Near the top of the hill sits a grand (but plaqueless) bow-fronted white house, called simply the White House. Walk around the White House’s walled garden, down a little alleyway and through a gate in the high brick wall on your right, and you emerge into Greenwich Park. To your right, the beautiful semicircle of the rose garden; to your left a steep path lined by trees. And as you walk out onto the grass, London spread at your feet. As views go, it’s not particularly extensive—the horizon is nowhere more than a dozen miles away and in many directions much closer—but it’s vast in association. The once imperial cityscape is woven from threads that stretch throughout the world.
Across the river to the east sits the squat black-glass bulk of Reuters, information from around the globe splashing into its rooftop dishes. Upstream and on the near side sit the long, low workshops where for more than a century men have made undersea cables to tie the continents together. New skyscrapers devoted to global businesses sit in the redeveloped heart of the docks that used to handle the lion’s share of the world’s sea trade. Within the park itself there are plants from every continent except Antarctica. At its foot sits the old naval college, where generations of Britannia’s officers, my late father included, learned to rule the waves.
Through it all the Thames runs softly, looping around the Isle of Dogs, a local feature leading, as Conrad says in Heart of Darkness, “to the uttermost ends of the Earth.” Little sails down this umbilicus of empire now—but above it the new trade routes of the sky are sketched out by aircraft arriving and departing from London’s four airports, carving their way through the air we all breathe and the stratosphere we shelter under. To the west the Thames beneath them is still daytime blue; to the east it is already evening dark.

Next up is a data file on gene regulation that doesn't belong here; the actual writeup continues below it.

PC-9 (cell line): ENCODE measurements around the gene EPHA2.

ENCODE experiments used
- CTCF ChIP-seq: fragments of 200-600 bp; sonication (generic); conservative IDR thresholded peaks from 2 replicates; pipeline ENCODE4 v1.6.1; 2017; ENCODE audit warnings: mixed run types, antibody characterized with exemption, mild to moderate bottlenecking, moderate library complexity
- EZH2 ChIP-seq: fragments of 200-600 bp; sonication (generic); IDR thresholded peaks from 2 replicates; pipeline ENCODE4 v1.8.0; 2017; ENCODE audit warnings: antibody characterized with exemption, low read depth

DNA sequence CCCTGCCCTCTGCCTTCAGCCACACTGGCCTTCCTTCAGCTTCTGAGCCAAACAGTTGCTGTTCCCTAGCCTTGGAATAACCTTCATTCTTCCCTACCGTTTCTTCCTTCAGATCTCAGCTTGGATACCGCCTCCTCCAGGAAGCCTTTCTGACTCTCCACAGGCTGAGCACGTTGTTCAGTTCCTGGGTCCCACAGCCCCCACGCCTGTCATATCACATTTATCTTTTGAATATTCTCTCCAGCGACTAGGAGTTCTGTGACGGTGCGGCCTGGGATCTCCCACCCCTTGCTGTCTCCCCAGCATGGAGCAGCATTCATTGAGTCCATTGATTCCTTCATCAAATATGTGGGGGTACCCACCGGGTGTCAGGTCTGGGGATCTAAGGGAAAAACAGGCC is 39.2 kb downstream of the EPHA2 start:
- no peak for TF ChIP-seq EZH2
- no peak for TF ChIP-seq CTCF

Dawn may feel like an intervention by the sun, rising above a stationary Earth; sunset reveals the truth of the Earth’s turning, a slipping away into night. That turning defines two unique, unmoving points on the surface of the Earth: the poles, the extremes of latitude. Add one more point—just one—and you have a coordinate system that can describe the whole world, a basis for all the maps and charts the sailors and pilots need, a way of deciding when days start and end. And that third point is right in front of you, the strongest of all Greenwich’s links to the rest of the Earth. In the middle of the park is the old Royal Observatory, a little gathering of domes perched clubbily on a ridge. Within the observatory sits a massive metal construction called a transit circle. The line passing through the poles and through that transit circle is the Earth’s prime meridian: 0 degrees, 0 minutes, 0 seconds. All earthly longitudes are measured with respect to that line through Greenwich Park.